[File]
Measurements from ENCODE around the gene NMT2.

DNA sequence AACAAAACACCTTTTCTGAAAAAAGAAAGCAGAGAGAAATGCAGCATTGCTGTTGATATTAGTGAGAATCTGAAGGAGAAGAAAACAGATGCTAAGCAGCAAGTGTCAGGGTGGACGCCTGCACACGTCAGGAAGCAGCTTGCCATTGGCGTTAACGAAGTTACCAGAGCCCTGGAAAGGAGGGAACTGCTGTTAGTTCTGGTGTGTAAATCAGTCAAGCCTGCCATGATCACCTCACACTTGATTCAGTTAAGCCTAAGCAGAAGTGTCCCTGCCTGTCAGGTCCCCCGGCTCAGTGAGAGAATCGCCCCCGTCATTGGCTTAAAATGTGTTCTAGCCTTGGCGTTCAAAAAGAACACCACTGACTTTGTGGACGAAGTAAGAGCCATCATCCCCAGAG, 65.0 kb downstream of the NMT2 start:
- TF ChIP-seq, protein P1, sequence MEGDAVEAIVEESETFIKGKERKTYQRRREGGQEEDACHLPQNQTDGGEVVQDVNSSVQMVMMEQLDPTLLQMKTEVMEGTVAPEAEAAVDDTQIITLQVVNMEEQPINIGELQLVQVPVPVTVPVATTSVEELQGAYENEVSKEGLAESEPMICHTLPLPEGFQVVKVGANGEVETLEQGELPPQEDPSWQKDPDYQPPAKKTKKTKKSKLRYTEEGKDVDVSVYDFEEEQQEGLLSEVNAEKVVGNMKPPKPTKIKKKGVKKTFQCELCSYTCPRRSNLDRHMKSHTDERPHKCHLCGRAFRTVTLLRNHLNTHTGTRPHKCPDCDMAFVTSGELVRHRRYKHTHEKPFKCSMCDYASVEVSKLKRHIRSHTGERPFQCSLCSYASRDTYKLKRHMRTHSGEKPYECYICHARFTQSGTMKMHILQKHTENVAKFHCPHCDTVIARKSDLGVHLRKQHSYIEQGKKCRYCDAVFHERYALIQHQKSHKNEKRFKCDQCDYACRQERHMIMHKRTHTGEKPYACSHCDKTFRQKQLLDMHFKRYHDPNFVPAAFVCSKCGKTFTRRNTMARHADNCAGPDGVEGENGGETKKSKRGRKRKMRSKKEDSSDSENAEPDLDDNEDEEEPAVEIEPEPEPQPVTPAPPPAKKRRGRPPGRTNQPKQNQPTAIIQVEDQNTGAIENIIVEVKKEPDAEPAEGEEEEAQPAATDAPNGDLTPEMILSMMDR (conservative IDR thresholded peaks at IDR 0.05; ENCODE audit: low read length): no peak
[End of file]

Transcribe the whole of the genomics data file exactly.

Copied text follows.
Measurements from ENCODE around the gene NMT2.

DNA sequence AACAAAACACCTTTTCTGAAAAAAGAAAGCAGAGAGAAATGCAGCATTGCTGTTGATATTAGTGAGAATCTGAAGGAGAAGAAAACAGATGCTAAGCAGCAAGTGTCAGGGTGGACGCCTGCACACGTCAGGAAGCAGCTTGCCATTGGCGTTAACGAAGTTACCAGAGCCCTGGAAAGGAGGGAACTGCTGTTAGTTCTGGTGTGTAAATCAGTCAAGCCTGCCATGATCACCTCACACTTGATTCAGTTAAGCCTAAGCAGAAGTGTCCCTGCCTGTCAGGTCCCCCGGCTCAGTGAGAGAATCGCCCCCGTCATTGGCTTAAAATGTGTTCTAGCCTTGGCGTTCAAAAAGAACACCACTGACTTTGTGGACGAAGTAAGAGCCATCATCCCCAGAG, 65.0 kb downstream of the NMT2 start:
- TF ChIP-seq, protein P1, sequence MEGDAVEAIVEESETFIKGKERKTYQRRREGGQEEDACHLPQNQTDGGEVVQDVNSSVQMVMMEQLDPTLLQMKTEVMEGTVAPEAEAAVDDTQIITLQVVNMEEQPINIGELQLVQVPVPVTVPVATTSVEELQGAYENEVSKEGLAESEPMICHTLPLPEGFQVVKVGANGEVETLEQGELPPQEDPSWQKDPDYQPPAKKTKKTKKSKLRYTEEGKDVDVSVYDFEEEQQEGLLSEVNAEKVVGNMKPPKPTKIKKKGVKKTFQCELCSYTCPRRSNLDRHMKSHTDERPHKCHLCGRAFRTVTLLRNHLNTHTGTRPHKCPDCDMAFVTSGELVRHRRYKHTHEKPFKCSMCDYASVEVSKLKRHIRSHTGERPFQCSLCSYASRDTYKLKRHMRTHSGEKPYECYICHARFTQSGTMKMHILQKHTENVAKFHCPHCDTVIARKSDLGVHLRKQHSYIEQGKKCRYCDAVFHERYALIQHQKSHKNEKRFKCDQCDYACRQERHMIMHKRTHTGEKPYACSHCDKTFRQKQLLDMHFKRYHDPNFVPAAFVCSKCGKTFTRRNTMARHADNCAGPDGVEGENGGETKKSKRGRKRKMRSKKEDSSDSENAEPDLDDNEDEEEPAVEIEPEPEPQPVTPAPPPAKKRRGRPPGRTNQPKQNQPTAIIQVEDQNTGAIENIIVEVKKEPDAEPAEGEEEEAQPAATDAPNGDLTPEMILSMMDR (conservative IDR thresholded peaks at IDR 0.05; ENCODE audit: low read length): no peak